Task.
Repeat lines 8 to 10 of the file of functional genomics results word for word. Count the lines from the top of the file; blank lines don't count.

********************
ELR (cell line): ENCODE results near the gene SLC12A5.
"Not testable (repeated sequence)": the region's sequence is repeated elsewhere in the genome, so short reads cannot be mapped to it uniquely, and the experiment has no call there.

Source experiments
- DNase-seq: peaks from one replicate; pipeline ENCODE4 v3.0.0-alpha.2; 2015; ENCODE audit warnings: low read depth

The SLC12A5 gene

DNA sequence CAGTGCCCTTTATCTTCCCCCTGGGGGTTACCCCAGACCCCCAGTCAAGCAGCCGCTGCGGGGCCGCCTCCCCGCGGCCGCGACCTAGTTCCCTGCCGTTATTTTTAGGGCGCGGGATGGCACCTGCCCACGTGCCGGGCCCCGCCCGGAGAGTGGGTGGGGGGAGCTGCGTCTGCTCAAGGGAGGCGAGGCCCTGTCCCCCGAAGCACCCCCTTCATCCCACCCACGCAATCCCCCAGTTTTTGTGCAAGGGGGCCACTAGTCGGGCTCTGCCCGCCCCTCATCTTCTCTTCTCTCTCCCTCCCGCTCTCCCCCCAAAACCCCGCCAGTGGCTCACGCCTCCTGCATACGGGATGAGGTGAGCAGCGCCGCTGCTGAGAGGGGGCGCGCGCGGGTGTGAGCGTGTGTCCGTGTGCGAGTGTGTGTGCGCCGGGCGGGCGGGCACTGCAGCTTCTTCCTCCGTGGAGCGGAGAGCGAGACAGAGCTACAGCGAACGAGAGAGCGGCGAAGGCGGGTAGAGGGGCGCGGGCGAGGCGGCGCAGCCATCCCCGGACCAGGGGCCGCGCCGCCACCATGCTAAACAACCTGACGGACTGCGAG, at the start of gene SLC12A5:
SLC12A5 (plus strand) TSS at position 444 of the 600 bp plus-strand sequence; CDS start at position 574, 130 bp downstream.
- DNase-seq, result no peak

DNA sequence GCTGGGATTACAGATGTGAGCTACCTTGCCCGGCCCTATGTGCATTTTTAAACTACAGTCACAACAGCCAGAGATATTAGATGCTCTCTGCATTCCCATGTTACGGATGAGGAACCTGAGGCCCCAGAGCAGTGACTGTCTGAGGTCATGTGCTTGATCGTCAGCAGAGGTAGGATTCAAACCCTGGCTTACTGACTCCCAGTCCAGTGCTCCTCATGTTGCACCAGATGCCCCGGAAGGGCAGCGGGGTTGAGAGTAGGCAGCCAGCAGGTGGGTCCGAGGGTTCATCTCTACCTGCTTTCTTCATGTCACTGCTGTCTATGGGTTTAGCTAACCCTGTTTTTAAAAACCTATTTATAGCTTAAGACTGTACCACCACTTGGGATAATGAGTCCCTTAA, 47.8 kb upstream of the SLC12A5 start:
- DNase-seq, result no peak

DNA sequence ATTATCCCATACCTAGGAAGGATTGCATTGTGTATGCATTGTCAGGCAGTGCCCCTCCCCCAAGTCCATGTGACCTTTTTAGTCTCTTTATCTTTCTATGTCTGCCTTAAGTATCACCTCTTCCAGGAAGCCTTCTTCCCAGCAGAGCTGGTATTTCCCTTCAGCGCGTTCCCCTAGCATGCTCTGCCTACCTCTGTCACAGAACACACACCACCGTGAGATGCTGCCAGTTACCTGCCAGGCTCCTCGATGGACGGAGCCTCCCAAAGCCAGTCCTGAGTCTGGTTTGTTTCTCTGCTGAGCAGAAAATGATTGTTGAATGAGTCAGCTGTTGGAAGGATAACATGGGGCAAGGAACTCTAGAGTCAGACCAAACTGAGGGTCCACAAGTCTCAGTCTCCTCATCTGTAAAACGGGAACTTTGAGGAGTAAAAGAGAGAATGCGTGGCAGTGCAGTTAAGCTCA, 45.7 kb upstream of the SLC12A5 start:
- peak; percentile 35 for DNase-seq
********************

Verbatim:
- DNase-seq, result no peak

DNA sequence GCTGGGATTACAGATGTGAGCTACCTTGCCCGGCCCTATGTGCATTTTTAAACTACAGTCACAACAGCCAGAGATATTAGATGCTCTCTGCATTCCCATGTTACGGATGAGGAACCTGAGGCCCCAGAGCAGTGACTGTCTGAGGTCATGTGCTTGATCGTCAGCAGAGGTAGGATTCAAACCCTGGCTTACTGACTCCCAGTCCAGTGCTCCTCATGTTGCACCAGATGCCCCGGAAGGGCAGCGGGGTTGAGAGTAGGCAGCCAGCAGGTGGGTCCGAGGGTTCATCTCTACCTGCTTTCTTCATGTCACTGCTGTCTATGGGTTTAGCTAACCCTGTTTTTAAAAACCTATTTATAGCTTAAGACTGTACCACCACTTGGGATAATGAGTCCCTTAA, 47.8 kb upstream of the SLC12A5 start:
- DNase-seq, result no peak